I turned to this week’s role models for guidance on overcoming the fear and being yourself and wasn’t disappointed. I took heart from Emma Watson who implores us to love ourselves not in spite of – but because of – our flaws. This requires being honest with ourselves; acknowledging even those parts we’d rather deny. Emma believes that accepting our inherent human imperfections empowers us to be kind and compassionate towards each other. Easier said than done, it’s a beautiful principle that takes a lot of practise. I suspect I’ll be working on this particular flaw for some time.
I liked Mel Robbins’ practical suggestion that we stop using the “F-bomb” (the word “fine”) to describe how we feel, instead being honest and speaking our truth. She believes this then gives us the choice to act differently and be whoever we want. Since I stopped using “fine, thanks!” in response to any inquiry as to my well-being, the world didn’t fall apart. I did however feel considerably better for not pretending to feel something if it’s not what I actually felt.
However it’s not only what we think and do that affects our willingness to show up. Other people have a huge influence on whether we decide to be fully ourselves. Richa Chadha recommends carefully critiquing advice before acting on it. She says that even those closest to us can “…set invisible limits on how much you can achieve in you life and pass those limitations on to you inadvertently.”
This is something I relate to, having historically taken on my parents’ anxieties as if they were my own. By not following my heart and pursuing my dreams, I’ll never know whether I’ve potentially missed out on life-changing opportunities. Having heard Richa’s eloquent description of the effect others can have on our decisions, I plan to question my perceptions and their origins more closely in future. This week’s female thought leaders in particular inspire me to be myself. Following Michelle’s advice I plan to “stay true to the most real, most authentic and most sincere parts of [my]self.”
Fundamental Finding #2: Be brave
Success requires we act bravely; willing to face fear and take action to move in the direction of our dreams. I noticed there are three main ways in which my #RMCSquad4 advise we act courageously.
Brave act #1: Daring to face our fears
Role models Emma and Michelle challenge us to do what scares us in order to grow. Despite their different professional and personal backgrounds, they both agree that having the courage to face one’s fears can positively impact the world. Both of these extremely accomplished women exemplify this behaviour. In her early twenties, Emma made an impassioned speech about gender equality before the leaders of the United Nations. Conversely, whilst used to the political spotlight, Michelle had to face a barrage of criticism and personal comments directed at her family when they moved into the White House. In particular, I admire that both their replies have taken on a calm, dignified manner in response to fear.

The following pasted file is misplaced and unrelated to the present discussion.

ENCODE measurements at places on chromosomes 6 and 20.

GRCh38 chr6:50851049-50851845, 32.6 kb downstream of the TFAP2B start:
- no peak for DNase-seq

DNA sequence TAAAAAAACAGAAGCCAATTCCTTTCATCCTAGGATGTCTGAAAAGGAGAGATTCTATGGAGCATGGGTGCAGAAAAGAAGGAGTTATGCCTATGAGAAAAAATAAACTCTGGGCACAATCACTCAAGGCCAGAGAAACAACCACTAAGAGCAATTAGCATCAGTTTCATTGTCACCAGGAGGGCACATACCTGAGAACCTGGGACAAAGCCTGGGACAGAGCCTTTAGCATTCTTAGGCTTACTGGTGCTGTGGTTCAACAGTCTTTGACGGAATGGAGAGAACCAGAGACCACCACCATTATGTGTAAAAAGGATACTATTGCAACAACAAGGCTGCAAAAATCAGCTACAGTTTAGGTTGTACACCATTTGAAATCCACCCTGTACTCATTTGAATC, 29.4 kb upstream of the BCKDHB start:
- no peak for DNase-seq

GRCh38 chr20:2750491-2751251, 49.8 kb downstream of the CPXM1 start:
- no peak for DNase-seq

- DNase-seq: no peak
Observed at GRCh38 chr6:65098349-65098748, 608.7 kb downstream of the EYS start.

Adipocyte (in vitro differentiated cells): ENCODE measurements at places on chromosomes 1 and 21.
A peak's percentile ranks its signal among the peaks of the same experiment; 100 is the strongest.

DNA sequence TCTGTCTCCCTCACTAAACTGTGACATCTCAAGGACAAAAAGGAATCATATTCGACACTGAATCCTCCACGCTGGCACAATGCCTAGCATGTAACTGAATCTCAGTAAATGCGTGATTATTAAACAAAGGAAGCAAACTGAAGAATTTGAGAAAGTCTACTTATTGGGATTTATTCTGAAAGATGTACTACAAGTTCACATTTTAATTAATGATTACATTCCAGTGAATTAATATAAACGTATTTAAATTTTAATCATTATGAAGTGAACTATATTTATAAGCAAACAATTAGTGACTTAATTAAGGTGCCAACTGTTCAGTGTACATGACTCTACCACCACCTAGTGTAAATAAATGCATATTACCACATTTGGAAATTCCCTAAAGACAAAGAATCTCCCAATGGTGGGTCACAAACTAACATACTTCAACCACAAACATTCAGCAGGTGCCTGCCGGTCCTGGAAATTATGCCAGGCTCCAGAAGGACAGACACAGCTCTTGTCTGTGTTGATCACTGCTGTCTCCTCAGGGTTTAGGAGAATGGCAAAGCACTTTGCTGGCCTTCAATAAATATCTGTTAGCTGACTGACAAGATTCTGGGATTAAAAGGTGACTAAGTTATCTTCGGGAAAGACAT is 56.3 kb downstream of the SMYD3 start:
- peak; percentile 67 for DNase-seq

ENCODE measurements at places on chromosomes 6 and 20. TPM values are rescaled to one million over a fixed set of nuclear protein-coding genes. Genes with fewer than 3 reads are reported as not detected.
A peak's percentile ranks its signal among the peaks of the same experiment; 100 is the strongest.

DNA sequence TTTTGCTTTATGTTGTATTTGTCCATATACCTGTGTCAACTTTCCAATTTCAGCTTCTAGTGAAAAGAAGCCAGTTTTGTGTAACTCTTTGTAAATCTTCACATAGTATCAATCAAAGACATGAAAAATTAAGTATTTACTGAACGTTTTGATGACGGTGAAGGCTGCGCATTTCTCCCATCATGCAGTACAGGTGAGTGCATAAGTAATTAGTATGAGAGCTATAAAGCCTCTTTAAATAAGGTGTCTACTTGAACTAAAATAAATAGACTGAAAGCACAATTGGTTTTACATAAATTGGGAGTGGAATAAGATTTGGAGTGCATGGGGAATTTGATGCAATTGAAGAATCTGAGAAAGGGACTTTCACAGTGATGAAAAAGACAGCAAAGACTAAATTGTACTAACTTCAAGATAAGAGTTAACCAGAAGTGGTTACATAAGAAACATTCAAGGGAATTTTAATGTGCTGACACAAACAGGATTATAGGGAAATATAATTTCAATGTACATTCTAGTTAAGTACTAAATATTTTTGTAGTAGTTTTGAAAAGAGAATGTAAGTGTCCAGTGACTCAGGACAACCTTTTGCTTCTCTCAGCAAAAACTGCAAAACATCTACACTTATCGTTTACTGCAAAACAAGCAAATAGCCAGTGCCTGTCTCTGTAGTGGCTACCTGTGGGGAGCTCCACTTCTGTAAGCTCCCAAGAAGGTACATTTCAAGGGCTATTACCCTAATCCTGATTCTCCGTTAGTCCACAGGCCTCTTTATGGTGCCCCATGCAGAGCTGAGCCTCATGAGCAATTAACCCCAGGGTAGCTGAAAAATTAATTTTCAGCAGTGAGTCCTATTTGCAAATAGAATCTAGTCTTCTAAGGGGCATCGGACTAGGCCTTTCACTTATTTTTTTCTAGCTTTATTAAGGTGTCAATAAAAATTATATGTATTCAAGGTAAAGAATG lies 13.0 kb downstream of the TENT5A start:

There’s a contradiction in facing our fears, in that it requires learning to trust ourselves, and yet also requires us to take action despite our feelings. It’s not easy to have the courage to bet on ourselves; to follow our hearts and trust our gut instincts in the wya Mel describes. At the same time she says pursuing our dreams can sometimes only be achieved by “…by forcing ourselves to take small steps in the direction we want to.”
Our challenge is to combine our need to push beyond our perceived limits and have faith in our own judgments. I believe this is what leads us to achieve more than we believe ourselves capable. Looking to the talented artists and entrepreneurs in my #RMCSquad4, creativity is clearly the reward for facing fear. This makes sense because creativity necessitates bravery in order to push boundaries and explore new ideas. As Lionel puts it “I instinctively want to enter perilous territory. That’s when it gets interesting.”
Brave act #2: Standing up for our beliefs
Richa warns that the courage to stand by your convictions often comes at a cost. She says that “… no matter where you are, you have to pay a price for voicing your concerns.” Being brave by making ourselves vulnerable to others is inherently risky. It’s human nature to judge others and so Richa recommends we “be provokable”, meaning be ready to defend yourself
A more extreme example of this kind of courage, Lionel prioritises her artistic integrity above all else. She stood by her decision to write a novel based on her own family dynamics, despite the pain it caused her relationships. Neither option seems particularly appealing to me, but I can appreciate how being brave enough to stand by your beliefs can mean mean making difficult decisions.
Brave act #3: Stepping out of our comfort zone
Matthew McConoughey demonstrated this kind of bravery by taking time out from the film industry to reinvent his career. It takes courage to turn down lucrative job offers and risk not working again in what’s a notoriously difficult industry to break. Yet this brave strategy worked out in the long-term. By stepping out of his comfort zone, Matthew’s career as a serious, dramatic actor blew up and took him down a totally new path.